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Republican incumbent Lindsey Graham was making the case for his re-election when he said of his opponent, Orangeburg Democratic state Sen. Brad Hutto, during the 2014 campaign: He should continue to do a good job for South Carolina as a member of the state Senate.

Fact is, Hutto does play an important role in the state Senate as a lawmaker with 20 years’ seniority and membership on the Judiciary Committee. He is looked to by Republicans and fellow Democrats for input on key legislation.

Hutto most recently did a good day’s work for the people of South Carolina in speaking up for freedom of speech/press guaranteed in the First Amendment.

S. 255 was under consideration by the Judiciary Committee, a bill aimed at websites that publish photographs of people charged with crimes and then charge hundreds of dollars to individuals who subsequently want their images removed from the website, whether the person is guilty or not.

As noted by S.C. Press Association Executive Director Bill Rogers, the sites are committing extortion and should be stopped. But Republican Sen. Paul Thurmond wanted the bill to go further, requiring newspapers and other media websites to remove information.

After comments by Hutto and Judiciary Chairman Larry Martin, R-Pickens, Thurmond ultimately backed away from his proposal.

Amendments offered by Thurmond would put the government in the business of telling newspapers and other media what they can and cannot publish on their websites, putting the legislation in direct conflict with the First Amendment.

Still, there is likely to be the argument on the Senate floor that newspapers should also be removing photos from their websites, particularly when people charged with crimes are found not guilty or charges are dropped.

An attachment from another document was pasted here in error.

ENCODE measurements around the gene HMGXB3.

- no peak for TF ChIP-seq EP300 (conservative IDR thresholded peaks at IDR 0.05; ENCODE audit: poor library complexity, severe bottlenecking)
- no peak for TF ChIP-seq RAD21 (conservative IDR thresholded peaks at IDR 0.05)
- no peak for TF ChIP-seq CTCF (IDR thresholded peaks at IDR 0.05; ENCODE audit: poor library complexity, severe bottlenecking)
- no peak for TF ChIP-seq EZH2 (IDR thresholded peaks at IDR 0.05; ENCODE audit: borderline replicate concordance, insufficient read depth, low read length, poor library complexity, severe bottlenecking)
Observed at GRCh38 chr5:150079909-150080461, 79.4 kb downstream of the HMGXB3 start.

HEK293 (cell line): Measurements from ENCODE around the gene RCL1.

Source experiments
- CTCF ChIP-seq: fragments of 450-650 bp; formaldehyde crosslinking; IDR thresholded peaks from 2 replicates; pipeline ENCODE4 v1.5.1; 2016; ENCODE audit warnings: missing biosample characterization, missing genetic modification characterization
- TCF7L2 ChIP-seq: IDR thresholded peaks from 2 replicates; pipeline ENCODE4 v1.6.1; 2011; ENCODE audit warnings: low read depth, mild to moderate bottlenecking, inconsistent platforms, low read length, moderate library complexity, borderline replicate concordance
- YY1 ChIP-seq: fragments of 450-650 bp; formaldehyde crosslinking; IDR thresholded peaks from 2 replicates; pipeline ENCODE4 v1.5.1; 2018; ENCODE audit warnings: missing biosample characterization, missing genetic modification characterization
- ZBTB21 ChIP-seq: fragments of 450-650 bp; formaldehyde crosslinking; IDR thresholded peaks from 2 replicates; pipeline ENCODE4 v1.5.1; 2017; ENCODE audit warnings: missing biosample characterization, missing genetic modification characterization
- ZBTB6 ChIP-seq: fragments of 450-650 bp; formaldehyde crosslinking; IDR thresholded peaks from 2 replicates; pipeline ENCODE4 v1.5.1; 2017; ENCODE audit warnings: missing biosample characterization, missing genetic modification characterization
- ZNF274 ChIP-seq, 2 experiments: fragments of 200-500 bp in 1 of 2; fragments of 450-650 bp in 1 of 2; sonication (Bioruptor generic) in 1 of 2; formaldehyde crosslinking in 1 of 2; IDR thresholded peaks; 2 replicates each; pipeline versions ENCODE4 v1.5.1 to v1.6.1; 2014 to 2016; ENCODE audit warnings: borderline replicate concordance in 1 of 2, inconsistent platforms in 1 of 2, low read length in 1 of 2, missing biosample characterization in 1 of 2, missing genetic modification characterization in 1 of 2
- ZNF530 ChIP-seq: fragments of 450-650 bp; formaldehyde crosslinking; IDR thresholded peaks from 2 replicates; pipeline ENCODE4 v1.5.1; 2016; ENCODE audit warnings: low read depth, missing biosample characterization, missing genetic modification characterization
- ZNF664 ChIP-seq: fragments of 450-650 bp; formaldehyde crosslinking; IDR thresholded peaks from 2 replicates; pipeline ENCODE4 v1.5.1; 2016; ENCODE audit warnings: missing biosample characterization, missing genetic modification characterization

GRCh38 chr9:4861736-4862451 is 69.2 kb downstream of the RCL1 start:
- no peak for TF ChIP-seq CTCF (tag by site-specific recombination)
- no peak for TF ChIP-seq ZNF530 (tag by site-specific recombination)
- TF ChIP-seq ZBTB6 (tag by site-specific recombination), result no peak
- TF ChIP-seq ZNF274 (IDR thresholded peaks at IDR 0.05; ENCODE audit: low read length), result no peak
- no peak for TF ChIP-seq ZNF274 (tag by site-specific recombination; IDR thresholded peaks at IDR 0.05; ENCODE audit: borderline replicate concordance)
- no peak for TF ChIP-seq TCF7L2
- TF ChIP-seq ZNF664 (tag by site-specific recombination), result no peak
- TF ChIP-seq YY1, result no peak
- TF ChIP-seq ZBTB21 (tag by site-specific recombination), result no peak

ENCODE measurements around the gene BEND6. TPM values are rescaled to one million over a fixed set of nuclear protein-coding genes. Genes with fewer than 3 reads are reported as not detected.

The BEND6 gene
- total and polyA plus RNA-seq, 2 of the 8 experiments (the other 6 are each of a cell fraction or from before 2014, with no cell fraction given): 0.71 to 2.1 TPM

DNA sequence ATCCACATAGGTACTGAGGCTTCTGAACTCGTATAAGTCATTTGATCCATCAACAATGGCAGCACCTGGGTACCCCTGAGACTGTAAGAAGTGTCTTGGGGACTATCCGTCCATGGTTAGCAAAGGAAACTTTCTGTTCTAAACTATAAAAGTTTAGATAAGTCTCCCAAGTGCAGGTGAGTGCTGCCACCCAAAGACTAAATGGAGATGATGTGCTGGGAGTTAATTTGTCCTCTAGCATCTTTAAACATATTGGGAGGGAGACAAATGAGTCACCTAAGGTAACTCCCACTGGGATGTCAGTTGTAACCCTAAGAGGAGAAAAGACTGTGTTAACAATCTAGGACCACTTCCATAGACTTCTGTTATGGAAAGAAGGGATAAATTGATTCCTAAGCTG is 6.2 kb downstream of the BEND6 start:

As noted by Rogers in a recent column for scpress.org, part of the argument against Thurmond’s proposal was that newspapers, on their own, do a good job of using stories or attaching notes to stories when charges are dropped or reduced.

“We need to keep doing that. That’s only fair,” Rogers said.

One of the examples given to the committee was a story and “mug shot” photo of the arrest of a well-connected Mt. Pleasant councilman on drunken-driving charges. The newspaper ran a story and a mug shot when he was arrested. Charges against the man were later dismissed. The newspaper wrote a story about this dismissal – and just as that story and the arrest story in print editions are forever a part of the record, so are the stories on the newspaper’s website.

“The first story was part of history and should not be rewritten or removed,” Rogers said. “It was correct.”

Editors frequently are asked to remove stories from websites. “This happened years ago and I am a changed person,” people say when they call to ask that stories of their arrests and even convictions be removed. “You are keeping me from getting a job,” they say.

But, as Rogers writes, newspapers are a current history “and we can’t rewrite history and keep our credibility.”

A great deal of S. 255 dealt with changes in the state’s expungement laws, Rogers said. Many legislators seem intent on expanding expungement and making it easier and cheaper to accomplish.

“I think the intent is to remove historic public information that would keep people from getting a job. It is my opinion that having your name in the paper as having been arrested is more of a problem for many than the actual arrest. The councilman's case … is likely a good example.

“But there are problems with expungement. If I am hiring an employee, I would like to know if they have been arrested and convicted of a crime of moral turpitude. Then I can make a decision about hiring that person. If I want to consider a bad-check conviction 10 years ago as no big deal, I can do that. But that should be an employer’s decision, not the government’s, which would hide a person's criminal history.

“Journalistically, a person’s criminal record is a legitimate and important part of an arrest story.”

The expungement issue aside, the bottom line is government does not legislate what the media can and cannot publish, whether it’s news about weddings and births or photos and stories about an arrest. Government attempts to cast aside, limit or make mandates related to that First Amendment guarantee are a danger to everyone.

We thank Sens. Hutto and Martin for their part in making that clear.

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